The Duck of Minerva

The Duck Quacks at Twilight

Neocons, liberals, realists, and all that

October 18, 2005

A few days ago Younghusband posted some thoughts about an old post of mine, in which I argued that, from an IR theory perspective, “neoconservativism” is not an alternative vision of international politics on par with realism and liberalism. I further claimed that neoconservativism shares more with the liberal than the realist tradition of IR theory.

Younghusband asked, in essence, if neocons were leftists (let’s put aside jokes about old Trotskyites changing their words but not their tune, at least for the moment). Younghusband’s commentators pointed out that we shouldn’t equate IR theories, such as liberalism and realism, with political ideologies or specific policies. Nathan, of Registan put it this way: “realism and liberalism in the IR sense should primarily be understood as theories rather than political positions.”

I agree, but with important qualifications.

I cannot stress enough the importance of not conflating IR theories with contemporary political ideologies or with concrete policies. This is a common mistake made by undergraduates in “Introduction to International Politics” classes. Realism and liberalism, in their various incarnations, are claims about the key processes and mechanisms that operate in international politics.

At the same time, realism and IR liberalism are not ideologically neutral. Both involve some important wagers about world politics. IR liberals generally believe that force and coercion can be transcended (or, if you prefer, ‘tamed’) through some combination of international institutions, norms, democratization, etc. Realists disagree. They further endorse a realpolitik approach to international relations that subordinates the pursuit of, for example, liberal values to reason of state. When core state interests aren’t at stake, however, realists believe that states can pursue more traditional values. Thus, John Mearsheimer argues that US intervention in Rwanda would’ve been just fine.

It should come as no surprise, then, that IR liberalism fits more comfortably than realism within the ideological frameworks of political-theoretic liberalism, while one can find elements of Burkean conservativism and philosophical republicanism in the realist tradition. Yet one can be an American-style liberal and generally endorse a realist conception of international processes, and one can be an American-style conservative but side with IR liberalism when it comes to a belief in the pacifying effects of trade and democracy. It doesn’t help matters, of course, that American conceptions of “liberal” and “conservative” have a very complicated relationship with the liberal and conservative political-theoretic tradition.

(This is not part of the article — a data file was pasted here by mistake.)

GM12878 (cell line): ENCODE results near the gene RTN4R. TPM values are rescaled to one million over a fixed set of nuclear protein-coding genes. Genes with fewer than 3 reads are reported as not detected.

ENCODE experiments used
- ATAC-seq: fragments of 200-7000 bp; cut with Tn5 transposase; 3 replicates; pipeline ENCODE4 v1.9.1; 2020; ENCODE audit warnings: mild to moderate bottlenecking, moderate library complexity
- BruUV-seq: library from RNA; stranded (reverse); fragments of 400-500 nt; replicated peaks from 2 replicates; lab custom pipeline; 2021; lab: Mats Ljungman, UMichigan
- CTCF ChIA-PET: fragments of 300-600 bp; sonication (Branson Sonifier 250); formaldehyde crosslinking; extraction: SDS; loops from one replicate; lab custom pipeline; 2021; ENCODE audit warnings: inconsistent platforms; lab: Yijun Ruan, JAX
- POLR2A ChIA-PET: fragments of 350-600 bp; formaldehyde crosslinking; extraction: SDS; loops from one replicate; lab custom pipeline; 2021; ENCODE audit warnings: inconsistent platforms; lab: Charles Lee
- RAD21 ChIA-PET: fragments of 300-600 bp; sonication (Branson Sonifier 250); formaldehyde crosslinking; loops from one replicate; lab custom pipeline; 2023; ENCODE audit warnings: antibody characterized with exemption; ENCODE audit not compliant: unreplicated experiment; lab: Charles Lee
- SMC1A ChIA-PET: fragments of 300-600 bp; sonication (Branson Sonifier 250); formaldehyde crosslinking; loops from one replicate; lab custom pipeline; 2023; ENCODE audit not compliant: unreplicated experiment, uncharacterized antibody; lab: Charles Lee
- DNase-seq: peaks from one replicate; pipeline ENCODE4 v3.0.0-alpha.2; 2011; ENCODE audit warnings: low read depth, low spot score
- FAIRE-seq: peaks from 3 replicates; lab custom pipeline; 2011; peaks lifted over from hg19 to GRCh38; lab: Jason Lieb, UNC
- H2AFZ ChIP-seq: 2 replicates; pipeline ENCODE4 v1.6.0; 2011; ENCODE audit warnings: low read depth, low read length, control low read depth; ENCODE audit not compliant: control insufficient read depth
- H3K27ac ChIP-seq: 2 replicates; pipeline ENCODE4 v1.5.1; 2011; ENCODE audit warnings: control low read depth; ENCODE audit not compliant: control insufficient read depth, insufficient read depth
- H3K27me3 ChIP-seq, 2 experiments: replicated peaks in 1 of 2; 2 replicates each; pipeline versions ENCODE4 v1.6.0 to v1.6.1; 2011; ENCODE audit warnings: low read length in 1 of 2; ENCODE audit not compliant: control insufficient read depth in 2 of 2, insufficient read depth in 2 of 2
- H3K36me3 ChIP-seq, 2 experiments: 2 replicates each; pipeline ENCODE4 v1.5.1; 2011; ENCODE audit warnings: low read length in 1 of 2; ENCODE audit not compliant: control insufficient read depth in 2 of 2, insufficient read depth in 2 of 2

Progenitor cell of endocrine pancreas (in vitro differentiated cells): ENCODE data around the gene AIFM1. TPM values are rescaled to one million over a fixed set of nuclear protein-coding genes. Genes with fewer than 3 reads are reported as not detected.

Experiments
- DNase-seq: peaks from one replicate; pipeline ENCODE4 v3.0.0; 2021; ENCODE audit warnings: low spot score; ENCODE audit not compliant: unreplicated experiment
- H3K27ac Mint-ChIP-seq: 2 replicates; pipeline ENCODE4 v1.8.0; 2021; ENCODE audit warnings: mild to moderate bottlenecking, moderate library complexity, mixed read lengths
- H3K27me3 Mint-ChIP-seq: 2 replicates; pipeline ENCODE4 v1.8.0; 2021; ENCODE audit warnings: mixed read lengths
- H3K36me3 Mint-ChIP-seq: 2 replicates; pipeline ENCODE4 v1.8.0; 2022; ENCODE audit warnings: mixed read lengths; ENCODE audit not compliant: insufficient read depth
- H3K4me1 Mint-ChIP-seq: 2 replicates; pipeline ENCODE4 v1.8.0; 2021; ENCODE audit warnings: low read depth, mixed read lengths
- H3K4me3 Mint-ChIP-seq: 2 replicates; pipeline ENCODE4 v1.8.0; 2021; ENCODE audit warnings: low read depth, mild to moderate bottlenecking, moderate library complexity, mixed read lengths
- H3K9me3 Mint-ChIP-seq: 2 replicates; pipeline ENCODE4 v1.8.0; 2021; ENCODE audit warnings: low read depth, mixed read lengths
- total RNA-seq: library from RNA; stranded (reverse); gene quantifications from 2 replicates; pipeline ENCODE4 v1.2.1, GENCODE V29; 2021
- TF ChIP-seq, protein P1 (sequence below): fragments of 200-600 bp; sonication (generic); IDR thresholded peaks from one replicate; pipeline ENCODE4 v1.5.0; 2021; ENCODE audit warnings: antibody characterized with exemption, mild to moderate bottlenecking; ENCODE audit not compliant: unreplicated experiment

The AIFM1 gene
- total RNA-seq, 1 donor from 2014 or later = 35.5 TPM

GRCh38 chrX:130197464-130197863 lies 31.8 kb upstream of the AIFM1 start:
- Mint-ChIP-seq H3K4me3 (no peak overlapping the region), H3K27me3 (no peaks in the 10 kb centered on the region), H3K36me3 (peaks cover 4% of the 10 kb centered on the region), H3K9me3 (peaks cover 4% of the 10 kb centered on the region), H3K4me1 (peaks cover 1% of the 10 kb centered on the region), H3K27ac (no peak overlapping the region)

So, is neoconservativism and IR theory or an ideology? The correct answer is “both.” Neoconservatives make a number of wagers about international political processes, from which they draw policy prescriptions. Some of these are superficially realist, such as a skepticism of international institutions, but I read their underlying criticisms as deriving from a liberal perspective. For them, international institutions would be fine if they weren’t dominated by the wrong sort of states, if they lived up to their responsibilities in terms of promoting human rights, and if they weren’t corrupt and subject to the worst sort of bureaucratic pathologies. Institutions don’t have intrinsic value for neoconservatives, nor do necons believe that they necessarily grease the wheels of US hegemony. Instead, they should be judged entirely on whether they hurt or hinder American efforts to promote a more liberal economic and political order. From my perspective, this sounds pretty liberal – in the IR sense – even if it leads to courses of action that align with realist policy prescriptions.

When we examine neoconservativism as an IR theory, however, the same caveats I discussed above with respect to IR liberalism and realism apply. A neoconservative theory of world politics is not the same thing as the specific policies implemented by the Bush administration.

Steven Hurst makes this point well in “Myths of Neoconservativism: George W. Bush’s ‘Neo-conservative’ Foreign Policy Revisited’ (International Politics 42,1, March 2005, pp. 75-96). Drawing upon Daalder’s and Lindsay’s typology in America Unbound: The Bush Revolution in Foreign Policy, Hurst argues that Bush foreign policy is more driven by “conservative nationalism” than by “neoconservativism.” He tags both approaches as broadly “realist.” I don’t agree with his characterization of neoconservativism, but I think there is a very close affinity between elements of realist thought and “conservative nationalism.”

The takeaway point for us is that neoconservativism is not only a form of IR liberalism, but also has a good deal in common with ideological liberalism. The specific policies adopted by the Bush adminsitration, however, do not represent a pure translation of either ideology or of IR theoretical claims into practice. Foreign policy is, after all, a product of actual politics… with all the resulting messiness, contradictions, and compromises.

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Daniel H. Nexon is a Professor at Georgetown University, with a joint appointment in the Department of Government and the School of Foreign Service. His academic work focuses on international-relations theory, power politics, empires and hegemony, and international order. He has also written on the relationship between popular culture and world politics.